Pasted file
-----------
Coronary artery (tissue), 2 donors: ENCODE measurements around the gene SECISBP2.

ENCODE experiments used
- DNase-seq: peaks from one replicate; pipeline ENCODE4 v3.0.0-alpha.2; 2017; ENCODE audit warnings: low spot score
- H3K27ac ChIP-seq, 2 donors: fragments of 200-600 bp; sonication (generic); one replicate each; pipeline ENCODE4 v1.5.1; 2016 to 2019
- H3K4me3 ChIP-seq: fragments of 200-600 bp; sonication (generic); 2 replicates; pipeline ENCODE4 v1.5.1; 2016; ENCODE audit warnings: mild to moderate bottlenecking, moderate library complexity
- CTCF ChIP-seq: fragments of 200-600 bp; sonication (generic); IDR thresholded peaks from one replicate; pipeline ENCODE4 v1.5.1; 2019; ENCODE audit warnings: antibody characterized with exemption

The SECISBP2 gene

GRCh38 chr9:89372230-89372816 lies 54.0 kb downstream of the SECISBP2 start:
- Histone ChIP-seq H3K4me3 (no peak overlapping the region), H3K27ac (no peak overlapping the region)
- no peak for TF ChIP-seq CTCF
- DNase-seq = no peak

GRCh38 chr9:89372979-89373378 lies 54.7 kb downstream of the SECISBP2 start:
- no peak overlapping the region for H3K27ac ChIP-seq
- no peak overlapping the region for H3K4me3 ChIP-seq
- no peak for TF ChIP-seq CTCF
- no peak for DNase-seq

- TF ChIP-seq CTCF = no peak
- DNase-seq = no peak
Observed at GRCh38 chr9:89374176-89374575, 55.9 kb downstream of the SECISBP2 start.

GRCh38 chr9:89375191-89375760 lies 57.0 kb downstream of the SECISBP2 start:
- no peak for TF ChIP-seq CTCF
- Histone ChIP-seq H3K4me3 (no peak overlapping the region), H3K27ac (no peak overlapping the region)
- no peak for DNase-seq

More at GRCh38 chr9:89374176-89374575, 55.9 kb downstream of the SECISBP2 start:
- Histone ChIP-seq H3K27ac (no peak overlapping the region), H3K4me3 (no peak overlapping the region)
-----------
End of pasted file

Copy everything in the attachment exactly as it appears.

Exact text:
Coronary artery (tissue), 2 donors: ENCODE measurements around the gene SECISBP2.

ENCODE experiments used
- DNase-seq: peaks from one replicate; pipeline ENCODE4 v3.0.0-alpha.2; 2017; ENCODE audit warnings: low spot score
- H3K27ac ChIP-seq, 2 donors: fragments of 200-600 bp; sonication (generic); one replicate each; pipeline ENCODE4 v1.5.1; 2016 to 2019
- H3K4me3 ChIP-seq: fragments of 200-600 bp; sonication (generic); 2 replicates; pipeline ENCODE4 v1.5.1; 2016; ENCODE audit warnings: mild to moderate bottlenecking, moderate library complexity
- CTCF ChIP-seq: fragments of 200-600 bp; sonication (generic); IDR thresholded peaks from one replicate; pipeline ENCODE4 v1.5.1; 2019; ENCODE audit warnings: antibody characterized with exemption

The SECISBP2 gene

GRCh38 chr9:89372230-89372816 lies 54.0 kb downstream of the SECISBP2 start:
- Histone ChIP-seq H3K4me3 (no peak overlapping the region), H3K27ac (no peak overlapping the region)
- no peak for TF ChIP-seq CTCF
- DNase-seq = no peak

GRCh38 chr9:89372979-89373378 lies 54.7 kb downstream of the SECISBP2 start:
- no peak overlapping the region for H3K27ac ChIP-seq
- no peak overlapping the region for H3K4me3 ChIP-seq
- no peak for TF ChIP-seq CTCF
- no peak for DNase-seq

- TF ChIP-seq CTCF = no peak
- DNase-seq = no peak
Observed at GRCh38 chr9:89374176-89374575, 55.9 kb downstream of the SECISBP2 start.

GRCh38 chr9:89375191-89375760 lies 57.0 kb downstream of the SECISBP2 start:
- no peak for TF ChIP-seq CTCF
- Histone ChIP-seq H3K4me3 (no peak overlapping the region), H3K27ac (no peak overlapping the region)
- no peak for DNase-seq

More at GRCh38 chr9:89374176-89374575, 55.9 kb downstream of the SECISBP2 start:
- Histone ChIP-seq H3K27ac (no peak overlapping the region), H3K4me3 (no peak overlapping the region)